The Court turns, then, to Plaintiff's arguments for a reduction in the fees requested by Defendants. Three can be quickly rejected. First, Plaintiff contends that Defendant's award should be reduced because many of the time entries are "extremely vague." (Pl.'s Mem. 6). Some of the time entries could indeed have been more detailed, but they contain "contemporaneously-created time records specifying for each attorney, the date, the hours expended, and the nature of the work done, '" which is all that the law requires. Grievson v. Rochester Psychiatric Ctr., 746 F.Supp.2d 454, 465 (W.D.N.Y. 2010) (quoting Kirsch v. Fleet St., Ltd., 148 F.3d 149, 173 (2d Cir. 1998)). Second, Plaintiff contends that defense counsel's billing rates are excessive. (Pl.'s Mem. 10-11). But the billing rates for Defendants' counsel - $595 for partners and $395 for an associate - are in line with rates for comparable services that have been approved by courts in this District. See, e.g., Nautilus Neurosciences, Inc. v. Fares, No. 13-CV-1078 (SAS), 2014 WL 1492481, at *2-3 (S.D.N.Y. Apr. 16, 2014) (finding reasonable hourly rates of $603 and $337.50 for a lead litigator and litigation associate); Rozell v. Ross-Holst, 576 F.Supp.2d 527, 546 (S.D.N.Y. 2008) (awarding $600 hourly rate for partners, $350 for senior associates). Third, Plaintiff contends that defense counsel engaged in "block billing" (Pl.'s Mem. 7) - that is, a "time-keeping practice that involves stating the total daily time spent on a case, rather than separating out the time into individual entries describing specific activities." Adusumelli v. Steiner, Nos. 08-CV-6932, 09-CV-4902, 10-CV-4549 (JMF), 2013 WL 1285260, at *2, 4-5 (S.D.N.Y. Mar. 28, 2013) (internal quotation marks omitted). Block billing does, "to some degree, " make "it more difficult for the Court to determine with precision exactly how much time was spent on each task, " Ambac Assur. Corp. v. Adelanto Pub. Util. Auth., No. 09-CV-5087 (JFK), 2013 WL 4615404, at *2 (S.D.N.Y. Aug. 29, 2013) (internal quotation marks omitted), but it is generally "not necessary to know the exact number of minutes spent nor the precise activity to which each hour was devoted nor the specific attainments of each attorney, '" Osterweil v. Bartlett, ___ F.Supp. 3d ___, No. 09-CV-825 (MAD) (CFH), 2015 WL 1066404, at *9 (N.D.N.Y. Mar. 11, 2015) (quoting Rodriguez v. McLoughlin, 84 F.Supp.2d 417, 425 (S.D.N.Y. 1999)). Here, the instances in which Defendants engaged in block billing do not prevent the Court from assessing the reasonableness of the fee request, so the Court will not reduce the request on that basis.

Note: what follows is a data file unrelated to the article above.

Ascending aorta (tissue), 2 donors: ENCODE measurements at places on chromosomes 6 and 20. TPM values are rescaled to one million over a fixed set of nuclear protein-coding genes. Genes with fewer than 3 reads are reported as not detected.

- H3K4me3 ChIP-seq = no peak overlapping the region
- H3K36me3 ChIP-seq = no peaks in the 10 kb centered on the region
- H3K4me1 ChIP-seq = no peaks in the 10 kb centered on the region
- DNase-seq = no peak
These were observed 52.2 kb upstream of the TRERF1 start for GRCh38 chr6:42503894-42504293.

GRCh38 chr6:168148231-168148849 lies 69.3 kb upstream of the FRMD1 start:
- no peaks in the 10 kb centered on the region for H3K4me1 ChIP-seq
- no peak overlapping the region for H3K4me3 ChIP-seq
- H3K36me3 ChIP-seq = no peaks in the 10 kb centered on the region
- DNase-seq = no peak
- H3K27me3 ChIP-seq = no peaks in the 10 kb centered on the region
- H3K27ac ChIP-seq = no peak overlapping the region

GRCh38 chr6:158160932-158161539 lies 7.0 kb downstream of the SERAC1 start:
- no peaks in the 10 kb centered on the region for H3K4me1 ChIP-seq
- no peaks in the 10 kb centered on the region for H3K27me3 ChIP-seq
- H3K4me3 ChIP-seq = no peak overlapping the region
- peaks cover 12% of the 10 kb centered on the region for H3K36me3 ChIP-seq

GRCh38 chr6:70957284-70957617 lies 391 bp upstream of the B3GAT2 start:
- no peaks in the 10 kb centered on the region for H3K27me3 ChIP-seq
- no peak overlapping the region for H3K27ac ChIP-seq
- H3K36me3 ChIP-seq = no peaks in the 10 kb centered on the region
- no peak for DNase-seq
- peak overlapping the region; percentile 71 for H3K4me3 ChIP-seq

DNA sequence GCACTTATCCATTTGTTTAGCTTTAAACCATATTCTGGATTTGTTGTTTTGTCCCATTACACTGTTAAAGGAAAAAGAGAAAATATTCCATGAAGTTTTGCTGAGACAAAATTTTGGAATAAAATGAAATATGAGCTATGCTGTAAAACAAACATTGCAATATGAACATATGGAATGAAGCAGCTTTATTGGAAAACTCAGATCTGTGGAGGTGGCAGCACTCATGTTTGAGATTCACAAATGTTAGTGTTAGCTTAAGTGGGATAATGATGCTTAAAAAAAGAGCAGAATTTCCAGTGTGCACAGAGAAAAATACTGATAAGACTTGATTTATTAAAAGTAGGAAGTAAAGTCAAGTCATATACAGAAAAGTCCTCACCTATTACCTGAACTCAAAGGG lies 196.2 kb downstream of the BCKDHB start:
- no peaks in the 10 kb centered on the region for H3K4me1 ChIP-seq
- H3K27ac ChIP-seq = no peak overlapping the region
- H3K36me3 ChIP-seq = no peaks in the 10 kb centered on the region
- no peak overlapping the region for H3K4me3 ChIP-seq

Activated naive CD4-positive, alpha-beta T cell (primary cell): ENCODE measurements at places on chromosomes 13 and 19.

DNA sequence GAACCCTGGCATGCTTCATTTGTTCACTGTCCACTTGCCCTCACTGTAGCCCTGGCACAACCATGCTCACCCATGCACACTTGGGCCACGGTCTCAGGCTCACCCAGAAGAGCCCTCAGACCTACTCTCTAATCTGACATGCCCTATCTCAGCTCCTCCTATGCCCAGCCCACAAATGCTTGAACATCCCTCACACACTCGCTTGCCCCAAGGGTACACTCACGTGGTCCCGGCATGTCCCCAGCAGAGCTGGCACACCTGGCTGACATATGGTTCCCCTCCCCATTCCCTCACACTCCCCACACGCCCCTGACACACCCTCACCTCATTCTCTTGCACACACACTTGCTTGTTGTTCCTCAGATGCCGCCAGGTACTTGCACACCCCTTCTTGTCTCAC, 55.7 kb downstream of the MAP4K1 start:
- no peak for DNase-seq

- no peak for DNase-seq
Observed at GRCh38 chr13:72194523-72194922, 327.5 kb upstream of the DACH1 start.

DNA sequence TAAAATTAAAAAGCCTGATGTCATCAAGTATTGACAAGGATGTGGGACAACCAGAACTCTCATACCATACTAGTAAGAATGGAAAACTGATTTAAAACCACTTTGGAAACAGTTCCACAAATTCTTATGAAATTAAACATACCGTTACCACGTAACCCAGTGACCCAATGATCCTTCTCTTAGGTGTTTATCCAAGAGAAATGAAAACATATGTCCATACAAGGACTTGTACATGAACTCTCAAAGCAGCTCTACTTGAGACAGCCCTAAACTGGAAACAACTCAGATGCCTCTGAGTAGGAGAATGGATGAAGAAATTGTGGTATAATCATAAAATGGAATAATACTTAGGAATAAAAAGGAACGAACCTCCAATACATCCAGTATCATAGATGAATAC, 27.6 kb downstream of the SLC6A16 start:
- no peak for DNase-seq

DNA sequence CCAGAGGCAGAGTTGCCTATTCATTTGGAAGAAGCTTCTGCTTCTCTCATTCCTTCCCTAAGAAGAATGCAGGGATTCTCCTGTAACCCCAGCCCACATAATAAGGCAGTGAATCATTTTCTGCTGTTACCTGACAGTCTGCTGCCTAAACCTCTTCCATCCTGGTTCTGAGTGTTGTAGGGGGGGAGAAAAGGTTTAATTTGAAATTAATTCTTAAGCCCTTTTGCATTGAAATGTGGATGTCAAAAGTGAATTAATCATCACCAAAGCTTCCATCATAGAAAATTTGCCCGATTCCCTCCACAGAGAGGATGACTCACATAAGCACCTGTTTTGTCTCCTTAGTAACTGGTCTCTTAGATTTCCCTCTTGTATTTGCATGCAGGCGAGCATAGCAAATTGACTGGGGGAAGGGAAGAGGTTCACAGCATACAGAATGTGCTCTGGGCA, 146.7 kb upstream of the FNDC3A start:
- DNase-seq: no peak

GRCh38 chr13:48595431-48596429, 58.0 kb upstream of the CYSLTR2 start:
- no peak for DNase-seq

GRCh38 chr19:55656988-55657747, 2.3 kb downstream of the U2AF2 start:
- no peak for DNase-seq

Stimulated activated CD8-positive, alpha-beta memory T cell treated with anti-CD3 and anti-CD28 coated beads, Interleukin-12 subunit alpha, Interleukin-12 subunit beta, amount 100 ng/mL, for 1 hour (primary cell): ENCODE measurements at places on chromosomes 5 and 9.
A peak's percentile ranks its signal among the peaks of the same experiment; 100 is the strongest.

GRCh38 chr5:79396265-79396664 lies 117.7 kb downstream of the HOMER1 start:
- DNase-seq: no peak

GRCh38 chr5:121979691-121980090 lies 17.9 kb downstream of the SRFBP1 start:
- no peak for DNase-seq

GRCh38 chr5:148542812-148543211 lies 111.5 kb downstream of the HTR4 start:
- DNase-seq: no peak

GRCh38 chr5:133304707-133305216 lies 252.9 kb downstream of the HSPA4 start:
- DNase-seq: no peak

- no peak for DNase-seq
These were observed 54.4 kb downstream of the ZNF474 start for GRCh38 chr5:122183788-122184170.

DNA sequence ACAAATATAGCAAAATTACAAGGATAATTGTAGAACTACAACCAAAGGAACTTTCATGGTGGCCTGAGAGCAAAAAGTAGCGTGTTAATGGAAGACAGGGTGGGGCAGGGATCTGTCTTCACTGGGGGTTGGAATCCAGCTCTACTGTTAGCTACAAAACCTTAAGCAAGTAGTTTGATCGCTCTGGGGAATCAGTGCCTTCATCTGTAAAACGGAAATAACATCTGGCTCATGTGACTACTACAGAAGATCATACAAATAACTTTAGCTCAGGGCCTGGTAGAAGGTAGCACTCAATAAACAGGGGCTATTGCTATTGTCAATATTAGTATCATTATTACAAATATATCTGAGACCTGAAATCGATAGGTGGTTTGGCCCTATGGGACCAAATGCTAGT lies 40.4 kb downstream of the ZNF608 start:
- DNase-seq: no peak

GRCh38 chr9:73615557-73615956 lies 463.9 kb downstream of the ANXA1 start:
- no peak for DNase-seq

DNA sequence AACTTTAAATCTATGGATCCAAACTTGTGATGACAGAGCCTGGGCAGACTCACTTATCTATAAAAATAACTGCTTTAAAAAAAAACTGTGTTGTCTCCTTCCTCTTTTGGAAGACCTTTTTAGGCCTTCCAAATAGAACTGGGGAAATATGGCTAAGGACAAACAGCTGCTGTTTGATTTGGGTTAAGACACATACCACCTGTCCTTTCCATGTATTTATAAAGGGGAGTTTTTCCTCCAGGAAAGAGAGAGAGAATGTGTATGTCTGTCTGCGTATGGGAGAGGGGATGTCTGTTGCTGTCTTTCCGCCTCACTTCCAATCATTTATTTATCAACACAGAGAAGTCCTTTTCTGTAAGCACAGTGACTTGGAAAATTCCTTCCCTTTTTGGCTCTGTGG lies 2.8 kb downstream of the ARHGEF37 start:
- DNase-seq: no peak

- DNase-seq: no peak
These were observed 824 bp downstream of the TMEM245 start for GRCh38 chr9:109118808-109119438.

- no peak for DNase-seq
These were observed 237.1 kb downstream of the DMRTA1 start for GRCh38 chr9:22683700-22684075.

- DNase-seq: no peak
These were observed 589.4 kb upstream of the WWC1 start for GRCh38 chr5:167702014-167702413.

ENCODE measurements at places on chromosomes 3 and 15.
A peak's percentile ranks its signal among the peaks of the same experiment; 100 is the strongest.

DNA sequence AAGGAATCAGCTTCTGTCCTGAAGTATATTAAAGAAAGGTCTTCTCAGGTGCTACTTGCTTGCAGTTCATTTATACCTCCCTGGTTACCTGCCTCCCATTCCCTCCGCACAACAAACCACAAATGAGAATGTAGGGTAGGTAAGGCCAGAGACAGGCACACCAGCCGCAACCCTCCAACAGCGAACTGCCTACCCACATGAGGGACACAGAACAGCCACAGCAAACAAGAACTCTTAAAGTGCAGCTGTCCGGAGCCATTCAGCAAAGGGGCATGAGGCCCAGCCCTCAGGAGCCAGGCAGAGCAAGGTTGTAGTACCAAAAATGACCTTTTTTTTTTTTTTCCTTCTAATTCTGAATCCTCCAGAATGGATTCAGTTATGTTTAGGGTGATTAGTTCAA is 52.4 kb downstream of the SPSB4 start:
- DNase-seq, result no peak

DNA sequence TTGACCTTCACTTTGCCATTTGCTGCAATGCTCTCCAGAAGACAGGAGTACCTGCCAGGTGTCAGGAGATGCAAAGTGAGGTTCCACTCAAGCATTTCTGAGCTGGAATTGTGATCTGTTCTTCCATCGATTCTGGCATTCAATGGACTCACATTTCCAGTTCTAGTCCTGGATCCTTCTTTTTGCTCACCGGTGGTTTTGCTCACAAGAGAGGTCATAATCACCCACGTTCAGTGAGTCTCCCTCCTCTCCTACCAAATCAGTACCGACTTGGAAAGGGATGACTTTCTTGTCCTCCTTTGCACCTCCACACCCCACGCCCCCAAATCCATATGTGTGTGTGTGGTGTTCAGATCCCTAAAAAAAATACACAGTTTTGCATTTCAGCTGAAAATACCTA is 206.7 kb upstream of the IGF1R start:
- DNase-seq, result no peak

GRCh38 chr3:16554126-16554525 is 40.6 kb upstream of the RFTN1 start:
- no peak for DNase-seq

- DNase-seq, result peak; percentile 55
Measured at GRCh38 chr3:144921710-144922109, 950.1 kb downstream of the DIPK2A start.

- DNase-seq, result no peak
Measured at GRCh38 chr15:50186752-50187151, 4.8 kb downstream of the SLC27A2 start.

Nevertheless, Plaintiff's memorandum does identify several reasons to reduce Defendants' fee request. First, and most importantly, the number of hours requested is "excessive on its face, " Sea Spray Holdings, Ltd. v. Pali Fin. Grp., 277 F.Supp.2d 323, 325 (S.D.N.Y. 2003), given the nature and complexity of the issues involved in this case. Defense counsel requests compensation for nearly 130 hours, including over 90 hours spent researching and writing the two motions to dismiss. ( See Defs.' Time Sheet). But Plaintiff's initial complaint - and thus the corresponding motion to dismiss - involved relatively straightforward claims, including claims for breach of contract, unjust enrichment, fraudulent misrepresentation and inducement, and negligent misrepresentation. ( See Second Am. Compl. (Docket No. 6) 10-14). And although Plaintiff subsequently filed an amended complaint in response to Defendants' motion to dismiss (Third Am. Compl. (Docket No. 13)), the new complaint - other than restyling its fraudulent misrepresentation claim - added only a single claim for securities fraud ( id. at 9-13); accordingly, Defendants' second motion to dismiss required little revision and little additional research. The excessive hours billed provides one basis upon which to reduce the fee award. See, e.g., Luciano v. Olsten Corp., 109 F.3d 111, 117 (2d Cir. 1997) ("[A] district court can exclude excessive and unreasonable hours from its fee computation by making an across-the-board reduction in the amount of hours."); accord Spray Holdings, 277 F.Supp.2d at 325-26.